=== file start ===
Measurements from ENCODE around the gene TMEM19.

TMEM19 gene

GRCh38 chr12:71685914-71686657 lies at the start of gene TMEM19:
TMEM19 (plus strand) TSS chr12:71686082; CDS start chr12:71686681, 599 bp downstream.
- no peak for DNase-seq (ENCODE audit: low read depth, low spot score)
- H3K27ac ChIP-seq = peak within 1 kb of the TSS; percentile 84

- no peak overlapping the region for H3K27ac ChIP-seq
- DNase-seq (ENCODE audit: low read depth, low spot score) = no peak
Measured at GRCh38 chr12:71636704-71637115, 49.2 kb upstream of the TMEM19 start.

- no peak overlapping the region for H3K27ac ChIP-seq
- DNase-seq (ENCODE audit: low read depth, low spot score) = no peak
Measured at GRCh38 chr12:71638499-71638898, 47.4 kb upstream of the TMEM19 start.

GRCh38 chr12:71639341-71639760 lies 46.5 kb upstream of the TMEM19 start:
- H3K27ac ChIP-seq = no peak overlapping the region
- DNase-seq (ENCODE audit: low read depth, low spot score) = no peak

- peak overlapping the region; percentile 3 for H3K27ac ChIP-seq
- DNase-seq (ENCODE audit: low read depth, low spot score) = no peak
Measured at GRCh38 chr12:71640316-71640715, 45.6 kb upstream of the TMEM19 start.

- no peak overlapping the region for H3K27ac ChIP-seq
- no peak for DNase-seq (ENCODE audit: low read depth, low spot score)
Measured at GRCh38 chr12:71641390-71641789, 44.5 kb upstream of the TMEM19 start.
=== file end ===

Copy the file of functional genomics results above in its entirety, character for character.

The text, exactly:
Measurements from ENCODE around the gene TMEM19.

TMEM19 gene

GRCh38 chr12:71685914-71686657 lies at the start of gene TMEM19:
TMEM19 (plus strand) TSS chr12:71686082; CDS start chr12:71686681, 599 bp downstream.
- no peak for DNase-seq (ENCODE audit: low read depth, low spot score)
- H3K27ac ChIP-seq = peak within 1 kb of the TSS; percentile 84

- no peak overlapping the region for H3K27ac ChIP-seq
- DNase-seq (ENCODE audit: low read depth, low spot score) = no peak
Measured at GRCh38 chr12:71636704-71637115, 49.2 kb upstream of the TMEM19 start.

- no peak overlapping the region for H3K27ac ChIP-seq
- DNase-seq (ENCODE audit: low read depth, low spot score) = no peak
Measured at GRCh38 chr12:71638499-71638898, 47.4 kb upstream of the TMEM19 start.

GRCh38 chr12:71639341-71639760 lies 46.5 kb upstream of the TMEM19 start:
- H3K27ac ChIP-seq = no peak overlapping the region
- DNase-seq (ENCODE audit: low read depth, low spot score) = no peak

- peak overlapping the region; percentile 3 for H3K27ac ChIP-seq
- DNase-seq (ENCODE audit: low read depth, low spot score) = no peak
Measured at GRCh38 chr12:71640316-71640715, 45.6 kb upstream of the TMEM19 start.

- no peak overlapping the region for H3K27ac ChIP-seq
- no peak for DNase-seq (ENCODE audit: low read depth, low spot score)
Measured at GRCh38 chr12:71641390-71641789, 44.5 kb upstream of the TMEM19 start.